Rule 4 Calculator

The Rule 4 Calculator will help you determine the new odds of a horse when a Rule 4 deduction has been applied.

What is a Rule 4 Deduction?

In horse racing, if a horse withdraws from the race before it has started, the odds of the remaining runners will be reduced. This is because as there are fewer runners, each horse now stands a better chance of winning.

Bookmaker deductions are made according to Tattersalls Rule 4 which provides a table with the amount to be deducted from winnings according to the price of the non-runner. The bigger the price of the non-runner, the lower the deductions made and when it comes to odds of 14/1 or more, no deductions are made.

Odds are banded together with deductions made in 5p increments, so for instance, odds from 7.0 (6/1) to 10.0 (9/1) will cause a 10p deduction.

rule 4

Betting exchanges calculate deductions differently, they give each horse a reduction factor based on its forecast price. The reduction factor can be seen by clicking on the graph icon beside the horse’s name when looking at the market. Each price has its own reduction factor and is more precise, so you’ll seen deductions like 27.78% and 11.69%.

How will you be affected by rule 4 deductions and exchange reduction factor?

If you’ve already matched your back and lay bets, you’ll find there is very little difference in the cost of your qualifying bet or the profit retained from your free bet. The difference is usually pennies and nothing to be concerned about.

If you’ve placed a back bet and have unmatched bets on the exchange, you can work out the adjusted back and lay prices and use the matched betting calculator to see if you need to make any adjustments.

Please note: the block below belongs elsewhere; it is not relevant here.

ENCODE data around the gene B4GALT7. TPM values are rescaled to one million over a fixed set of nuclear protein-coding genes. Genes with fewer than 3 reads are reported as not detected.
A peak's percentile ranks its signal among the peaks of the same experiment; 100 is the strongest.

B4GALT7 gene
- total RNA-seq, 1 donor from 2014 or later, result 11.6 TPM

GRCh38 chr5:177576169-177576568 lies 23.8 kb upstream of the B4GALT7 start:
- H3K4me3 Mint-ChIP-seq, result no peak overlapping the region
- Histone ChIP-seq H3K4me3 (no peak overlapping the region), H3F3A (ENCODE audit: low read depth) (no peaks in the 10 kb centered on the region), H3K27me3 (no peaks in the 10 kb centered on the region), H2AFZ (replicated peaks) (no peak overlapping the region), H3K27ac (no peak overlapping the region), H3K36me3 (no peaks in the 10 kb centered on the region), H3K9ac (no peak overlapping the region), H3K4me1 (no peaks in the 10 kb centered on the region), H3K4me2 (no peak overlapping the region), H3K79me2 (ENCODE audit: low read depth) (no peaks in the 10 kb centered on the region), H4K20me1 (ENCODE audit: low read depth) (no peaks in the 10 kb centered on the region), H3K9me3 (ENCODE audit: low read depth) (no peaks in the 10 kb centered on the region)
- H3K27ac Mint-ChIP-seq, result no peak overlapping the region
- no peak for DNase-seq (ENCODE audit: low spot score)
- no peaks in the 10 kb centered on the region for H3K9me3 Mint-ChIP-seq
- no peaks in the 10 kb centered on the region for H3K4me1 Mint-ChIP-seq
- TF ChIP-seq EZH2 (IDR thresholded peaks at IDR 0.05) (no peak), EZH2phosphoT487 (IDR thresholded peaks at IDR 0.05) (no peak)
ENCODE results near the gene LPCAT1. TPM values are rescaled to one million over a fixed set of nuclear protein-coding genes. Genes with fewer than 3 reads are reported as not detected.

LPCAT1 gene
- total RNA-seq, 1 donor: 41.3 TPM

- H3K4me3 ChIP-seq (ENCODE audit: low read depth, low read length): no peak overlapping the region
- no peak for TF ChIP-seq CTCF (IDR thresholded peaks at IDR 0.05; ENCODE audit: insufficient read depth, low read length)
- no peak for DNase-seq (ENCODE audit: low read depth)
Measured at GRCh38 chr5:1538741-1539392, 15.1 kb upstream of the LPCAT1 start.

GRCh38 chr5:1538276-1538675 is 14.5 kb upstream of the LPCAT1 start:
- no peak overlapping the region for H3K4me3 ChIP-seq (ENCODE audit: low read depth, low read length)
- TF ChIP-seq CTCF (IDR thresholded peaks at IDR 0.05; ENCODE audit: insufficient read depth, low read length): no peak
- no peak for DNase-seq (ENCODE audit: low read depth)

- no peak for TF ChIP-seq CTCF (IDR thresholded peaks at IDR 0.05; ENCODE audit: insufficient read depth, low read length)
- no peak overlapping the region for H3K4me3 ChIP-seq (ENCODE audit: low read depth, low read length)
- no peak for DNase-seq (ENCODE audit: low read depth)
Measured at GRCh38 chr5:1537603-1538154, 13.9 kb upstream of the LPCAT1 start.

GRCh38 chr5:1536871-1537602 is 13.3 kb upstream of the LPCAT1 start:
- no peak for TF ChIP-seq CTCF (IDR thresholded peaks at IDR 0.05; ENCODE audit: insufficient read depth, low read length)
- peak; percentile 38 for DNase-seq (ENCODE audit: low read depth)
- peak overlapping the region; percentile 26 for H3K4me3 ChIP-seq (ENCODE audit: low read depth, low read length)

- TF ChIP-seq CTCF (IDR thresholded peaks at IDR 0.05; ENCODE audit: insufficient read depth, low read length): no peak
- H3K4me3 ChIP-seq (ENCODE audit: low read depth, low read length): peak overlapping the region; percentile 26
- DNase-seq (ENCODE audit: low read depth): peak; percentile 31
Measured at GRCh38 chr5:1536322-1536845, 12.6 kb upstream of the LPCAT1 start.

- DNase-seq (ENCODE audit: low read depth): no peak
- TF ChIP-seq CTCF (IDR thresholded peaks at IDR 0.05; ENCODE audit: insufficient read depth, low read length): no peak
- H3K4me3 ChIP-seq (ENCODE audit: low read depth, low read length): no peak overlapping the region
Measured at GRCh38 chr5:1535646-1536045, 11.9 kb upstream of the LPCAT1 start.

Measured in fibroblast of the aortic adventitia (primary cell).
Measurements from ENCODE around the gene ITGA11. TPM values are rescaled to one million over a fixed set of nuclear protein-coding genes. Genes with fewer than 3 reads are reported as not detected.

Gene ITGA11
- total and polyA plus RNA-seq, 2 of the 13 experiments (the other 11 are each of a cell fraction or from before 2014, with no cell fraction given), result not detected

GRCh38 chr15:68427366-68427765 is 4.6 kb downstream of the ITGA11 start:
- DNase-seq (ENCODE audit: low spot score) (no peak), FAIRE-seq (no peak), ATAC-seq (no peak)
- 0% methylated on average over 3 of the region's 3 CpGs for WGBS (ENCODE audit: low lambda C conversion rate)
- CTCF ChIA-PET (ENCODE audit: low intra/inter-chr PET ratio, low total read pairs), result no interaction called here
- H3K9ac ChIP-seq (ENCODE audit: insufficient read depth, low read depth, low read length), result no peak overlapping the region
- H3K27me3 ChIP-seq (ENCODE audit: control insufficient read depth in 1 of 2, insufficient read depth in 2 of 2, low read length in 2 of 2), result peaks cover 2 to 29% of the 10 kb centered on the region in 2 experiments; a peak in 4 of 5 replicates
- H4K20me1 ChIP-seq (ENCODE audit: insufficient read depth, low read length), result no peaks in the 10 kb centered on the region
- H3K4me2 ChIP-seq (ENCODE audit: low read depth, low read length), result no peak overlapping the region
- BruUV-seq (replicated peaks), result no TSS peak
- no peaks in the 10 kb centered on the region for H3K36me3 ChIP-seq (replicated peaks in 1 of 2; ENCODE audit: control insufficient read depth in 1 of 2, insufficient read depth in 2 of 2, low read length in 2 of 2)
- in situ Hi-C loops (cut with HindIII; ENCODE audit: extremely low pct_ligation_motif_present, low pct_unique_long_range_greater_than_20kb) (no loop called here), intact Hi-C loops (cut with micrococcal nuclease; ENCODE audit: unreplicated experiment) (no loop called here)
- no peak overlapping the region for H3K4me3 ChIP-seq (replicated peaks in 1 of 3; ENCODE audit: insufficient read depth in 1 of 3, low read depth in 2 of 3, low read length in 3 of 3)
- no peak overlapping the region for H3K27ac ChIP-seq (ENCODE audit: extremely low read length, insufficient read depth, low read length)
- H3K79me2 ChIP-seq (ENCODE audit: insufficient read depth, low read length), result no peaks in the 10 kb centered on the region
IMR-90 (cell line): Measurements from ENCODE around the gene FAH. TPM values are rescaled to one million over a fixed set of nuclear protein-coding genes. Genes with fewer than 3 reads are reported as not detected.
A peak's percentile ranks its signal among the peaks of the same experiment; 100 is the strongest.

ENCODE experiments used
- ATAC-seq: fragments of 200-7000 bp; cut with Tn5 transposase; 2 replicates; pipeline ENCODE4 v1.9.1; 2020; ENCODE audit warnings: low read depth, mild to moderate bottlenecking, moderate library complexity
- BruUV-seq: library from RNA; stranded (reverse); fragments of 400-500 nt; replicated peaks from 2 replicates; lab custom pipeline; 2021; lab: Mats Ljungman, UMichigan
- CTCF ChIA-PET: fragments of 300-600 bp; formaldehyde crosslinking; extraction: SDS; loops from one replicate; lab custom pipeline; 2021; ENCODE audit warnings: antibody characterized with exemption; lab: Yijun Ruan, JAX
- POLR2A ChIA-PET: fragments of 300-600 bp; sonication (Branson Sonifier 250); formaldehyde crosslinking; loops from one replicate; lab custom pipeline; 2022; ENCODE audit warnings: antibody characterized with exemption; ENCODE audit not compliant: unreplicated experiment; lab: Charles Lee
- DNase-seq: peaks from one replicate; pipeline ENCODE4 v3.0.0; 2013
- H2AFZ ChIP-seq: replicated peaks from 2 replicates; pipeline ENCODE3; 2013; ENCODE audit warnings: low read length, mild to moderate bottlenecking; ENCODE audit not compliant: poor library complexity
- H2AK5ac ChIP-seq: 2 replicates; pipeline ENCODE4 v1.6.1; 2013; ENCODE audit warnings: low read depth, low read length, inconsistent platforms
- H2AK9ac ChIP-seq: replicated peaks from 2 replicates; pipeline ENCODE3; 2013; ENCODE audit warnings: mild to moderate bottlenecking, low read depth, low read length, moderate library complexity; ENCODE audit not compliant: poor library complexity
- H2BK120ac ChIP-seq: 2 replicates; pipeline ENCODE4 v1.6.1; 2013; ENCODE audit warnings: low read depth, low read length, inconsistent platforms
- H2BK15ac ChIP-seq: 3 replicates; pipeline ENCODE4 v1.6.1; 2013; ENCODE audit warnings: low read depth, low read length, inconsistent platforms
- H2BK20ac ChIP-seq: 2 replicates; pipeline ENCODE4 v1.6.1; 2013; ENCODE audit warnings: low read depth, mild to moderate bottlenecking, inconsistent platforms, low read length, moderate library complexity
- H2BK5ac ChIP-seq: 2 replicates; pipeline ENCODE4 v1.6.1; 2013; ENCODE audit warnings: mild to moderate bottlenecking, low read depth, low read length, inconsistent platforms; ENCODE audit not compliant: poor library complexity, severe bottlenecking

Rule 4 Calculator

You can use the Rule 4 Calculator to determine the new odds of your horse after a Rule 4 deduction has been applied.

The fields you need to populate are:

  • The original odds of your horse before the Rule 4 deduction
  • The original number of runners in the race
  • Your original back stake
  • Whether or not your bet was an each way bet
  • Whether or not the race is a handicap race
  • The odds of the withdrawn horse (click ‘Add Non Runner’ to add multiple withdrawals)
  • The deduction percentage (optional)

EXAMPLE

rule 4 calculator

The image above shows us that we originally placed a £10 win single bet on a horse at odds of 9/1 (10.0) in a race with 8 runners and that one horse withdrew which had odds of 3/1 (4.0).

Our original odds of 10.0 have been reduced to 7.75 – A deduction of 25%.

If you haven’t placed your lay bet yet, you can use these new odds in the matched betting calculator to determine the ideal lay stake for your bet.